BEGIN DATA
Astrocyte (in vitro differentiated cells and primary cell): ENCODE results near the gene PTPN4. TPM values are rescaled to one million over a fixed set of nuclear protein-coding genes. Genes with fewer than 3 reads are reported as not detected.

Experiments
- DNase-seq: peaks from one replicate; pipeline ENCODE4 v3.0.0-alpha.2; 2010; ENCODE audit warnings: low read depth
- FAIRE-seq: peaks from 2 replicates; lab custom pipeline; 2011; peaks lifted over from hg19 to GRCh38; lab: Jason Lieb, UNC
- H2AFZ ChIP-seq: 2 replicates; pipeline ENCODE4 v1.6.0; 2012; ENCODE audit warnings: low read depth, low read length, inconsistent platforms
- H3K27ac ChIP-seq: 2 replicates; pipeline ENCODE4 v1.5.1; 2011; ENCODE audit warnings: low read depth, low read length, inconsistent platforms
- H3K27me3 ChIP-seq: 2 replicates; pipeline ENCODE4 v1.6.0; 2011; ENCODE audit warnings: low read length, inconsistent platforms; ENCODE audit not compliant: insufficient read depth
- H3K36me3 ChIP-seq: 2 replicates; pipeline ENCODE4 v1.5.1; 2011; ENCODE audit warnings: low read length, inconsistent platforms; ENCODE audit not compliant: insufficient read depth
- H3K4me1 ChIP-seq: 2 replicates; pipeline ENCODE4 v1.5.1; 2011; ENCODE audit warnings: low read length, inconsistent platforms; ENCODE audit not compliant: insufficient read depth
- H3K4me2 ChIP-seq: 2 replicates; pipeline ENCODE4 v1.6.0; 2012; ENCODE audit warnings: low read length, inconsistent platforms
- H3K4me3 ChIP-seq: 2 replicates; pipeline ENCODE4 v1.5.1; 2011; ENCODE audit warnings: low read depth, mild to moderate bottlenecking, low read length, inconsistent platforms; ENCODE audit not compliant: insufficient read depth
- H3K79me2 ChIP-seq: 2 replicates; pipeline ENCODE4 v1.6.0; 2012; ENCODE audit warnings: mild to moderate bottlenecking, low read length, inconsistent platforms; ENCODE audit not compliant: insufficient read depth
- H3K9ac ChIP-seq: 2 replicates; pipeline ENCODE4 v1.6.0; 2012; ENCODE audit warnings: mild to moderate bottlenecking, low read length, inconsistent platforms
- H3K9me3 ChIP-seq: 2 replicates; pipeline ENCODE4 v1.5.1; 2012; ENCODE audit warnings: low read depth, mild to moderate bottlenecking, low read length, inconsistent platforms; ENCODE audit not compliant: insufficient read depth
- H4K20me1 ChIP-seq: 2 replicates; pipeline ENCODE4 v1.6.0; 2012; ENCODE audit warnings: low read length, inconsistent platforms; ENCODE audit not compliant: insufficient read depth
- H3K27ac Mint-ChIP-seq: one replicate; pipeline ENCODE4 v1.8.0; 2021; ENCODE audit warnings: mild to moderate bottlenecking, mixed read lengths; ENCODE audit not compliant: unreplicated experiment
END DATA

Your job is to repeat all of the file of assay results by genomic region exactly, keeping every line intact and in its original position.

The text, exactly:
Astrocyte (in vitro differentiated cells and primary cell): ENCODE results near the gene PTPN4. TPM values are rescaled to one million over a fixed set of nuclear protein-coding genes. Genes with fewer than 3 reads are reported as not detected.

Experiments
- DNase-seq: peaks from one replicate; pipeline ENCODE4 v3.0.0-alpha.2; 2010; ENCODE audit warnings: low read depth
- FAIRE-seq: peaks from 2 replicates; lab custom pipeline; 2011; peaks lifted over from hg19 to GRCh38; lab: Jason Lieb, UNC
- H2AFZ ChIP-seq: 2 replicates; pipeline ENCODE4 v1.6.0; 2012; ENCODE audit warnings: low read depth, low read length, inconsistent platforms
- H3K27ac ChIP-seq: 2 replicates; pipeline ENCODE4 v1.5.1; 2011; ENCODE audit warnings: low read depth, low read length, inconsistent platforms
- H3K27me3 ChIP-seq: 2 replicates; pipeline ENCODE4 v1.6.0; 2011; ENCODE audit warnings: low read length, inconsistent platforms; ENCODE audit not compliant: insufficient read depth
- H3K36me3 ChIP-seq: 2 replicates; pipeline ENCODE4 v1.5.1; 2011; ENCODE audit warnings: low read length, inconsistent platforms; ENCODE audit not compliant: insufficient read depth
- H3K4me1 ChIP-seq: 2 replicates; pipeline ENCODE4 v1.5.1; 2011; ENCODE audit warnings: low read length, inconsistent platforms; ENCODE audit not compliant: insufficient read depth
- H3K4me2 ChIP-seq: 2 replicates; pipeline ENCODE4 v1.6.0; 2012; ENCODE audit warnings: low read length, inconsistent platforms
- H3K4me3 ChIP-seq: 2 replicates; pipeline ENCODE4 v1.5.1; 2011; ENCODE audit warnings: low read depth, mild to moderate bottlenecking, low read length, inconsistent platforms; ENCODE audit not compliant: insufficient read depth
- H3K79me2 ChIP-seq: 2 replicates; pipeline ENCODE4 v1.6.0; 2012; ENCODE audit warnings: mild to moderate bottlenecking, low read length, inconsistent platforms; ENCODE audit not compliant: insufficient read depth
- H3K9ac ChIP-seq: 2 replicates; pipeline ENCODE4 v1.6.0; 2012; ENCODE audit warnings: mild to moderate bottlenecking, low read length, inconsistent platforms
- H3K9me3 ChIP-seq: 2 replicates; pipeline ENCODE4 v1.5.1; 2012; ENCODE audit warnings: low read depth, mild to moderate bottlenecking, low read length, inconsistent platforms; ENCODE audit not compliant: insufficient read depth
- H4K20me1 ChIP-seq: 2 replicates; pipeline ENCODE4 v1.6.0; 2012; ENCODE audit warnings: low read length, inconsistent platforms; ENCODE audit not compliant: insufficient read depth
- H3K27ac Mint-ChIP-seq: one replicate; pipeline ENCODE4 v1.8.0; 2021; ENCODE audit warnings: mild to moderate bottlenecking, mixed read lengths; ENCODE audit not compliant: unreplicated experiment